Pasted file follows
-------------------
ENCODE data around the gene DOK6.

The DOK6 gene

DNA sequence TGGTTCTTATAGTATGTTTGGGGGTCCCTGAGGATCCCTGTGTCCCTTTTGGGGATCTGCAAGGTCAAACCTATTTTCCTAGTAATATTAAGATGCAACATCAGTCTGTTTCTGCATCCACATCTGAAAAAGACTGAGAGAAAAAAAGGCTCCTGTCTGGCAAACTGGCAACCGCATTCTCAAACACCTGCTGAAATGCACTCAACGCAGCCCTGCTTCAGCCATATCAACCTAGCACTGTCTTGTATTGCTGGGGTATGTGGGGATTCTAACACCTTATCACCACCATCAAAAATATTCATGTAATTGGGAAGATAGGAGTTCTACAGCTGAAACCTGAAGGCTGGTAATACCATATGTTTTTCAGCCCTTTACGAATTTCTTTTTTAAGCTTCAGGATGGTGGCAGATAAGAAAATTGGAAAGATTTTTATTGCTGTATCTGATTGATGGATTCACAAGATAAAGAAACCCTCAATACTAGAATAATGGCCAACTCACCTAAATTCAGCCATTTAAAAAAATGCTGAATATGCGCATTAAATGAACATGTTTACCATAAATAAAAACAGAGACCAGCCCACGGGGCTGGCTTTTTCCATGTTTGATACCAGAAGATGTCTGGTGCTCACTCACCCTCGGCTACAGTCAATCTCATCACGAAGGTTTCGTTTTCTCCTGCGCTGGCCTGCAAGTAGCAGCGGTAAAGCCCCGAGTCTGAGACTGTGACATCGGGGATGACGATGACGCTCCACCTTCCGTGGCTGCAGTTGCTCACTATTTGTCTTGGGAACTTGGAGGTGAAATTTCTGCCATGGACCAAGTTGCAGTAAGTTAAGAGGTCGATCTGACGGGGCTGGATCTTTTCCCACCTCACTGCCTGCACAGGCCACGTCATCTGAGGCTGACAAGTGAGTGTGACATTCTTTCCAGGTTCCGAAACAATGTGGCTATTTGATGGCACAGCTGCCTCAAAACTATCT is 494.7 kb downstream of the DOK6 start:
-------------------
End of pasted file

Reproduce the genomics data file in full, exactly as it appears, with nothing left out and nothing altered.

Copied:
ENCODE data around the gene DOK6.

The DOK6 gene

DNA sequence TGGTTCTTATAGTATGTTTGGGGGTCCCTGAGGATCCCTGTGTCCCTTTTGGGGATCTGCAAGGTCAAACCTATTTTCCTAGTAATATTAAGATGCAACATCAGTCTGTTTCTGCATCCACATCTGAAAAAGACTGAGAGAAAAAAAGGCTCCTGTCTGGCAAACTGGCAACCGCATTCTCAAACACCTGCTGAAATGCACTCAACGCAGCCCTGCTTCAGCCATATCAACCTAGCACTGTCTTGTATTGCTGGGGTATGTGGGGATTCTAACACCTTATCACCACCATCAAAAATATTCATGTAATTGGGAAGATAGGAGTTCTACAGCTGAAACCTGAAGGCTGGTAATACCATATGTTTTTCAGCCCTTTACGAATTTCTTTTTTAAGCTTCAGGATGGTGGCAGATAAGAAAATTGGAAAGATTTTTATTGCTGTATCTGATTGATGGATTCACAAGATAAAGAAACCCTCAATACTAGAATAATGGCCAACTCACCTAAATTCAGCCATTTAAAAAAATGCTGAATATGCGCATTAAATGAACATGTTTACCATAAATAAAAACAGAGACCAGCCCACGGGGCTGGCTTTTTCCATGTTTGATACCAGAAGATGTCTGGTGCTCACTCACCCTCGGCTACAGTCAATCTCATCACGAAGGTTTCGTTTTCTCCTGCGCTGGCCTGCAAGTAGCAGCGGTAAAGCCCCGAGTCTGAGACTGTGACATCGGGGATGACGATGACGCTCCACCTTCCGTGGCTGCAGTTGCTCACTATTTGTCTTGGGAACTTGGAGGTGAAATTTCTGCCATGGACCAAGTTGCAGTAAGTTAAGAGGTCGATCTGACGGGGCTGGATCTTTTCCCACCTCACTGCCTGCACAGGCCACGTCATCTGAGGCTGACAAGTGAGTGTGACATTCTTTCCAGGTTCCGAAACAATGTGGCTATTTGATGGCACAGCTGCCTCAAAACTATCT is 494.7 kb downstream of the DOK6 start: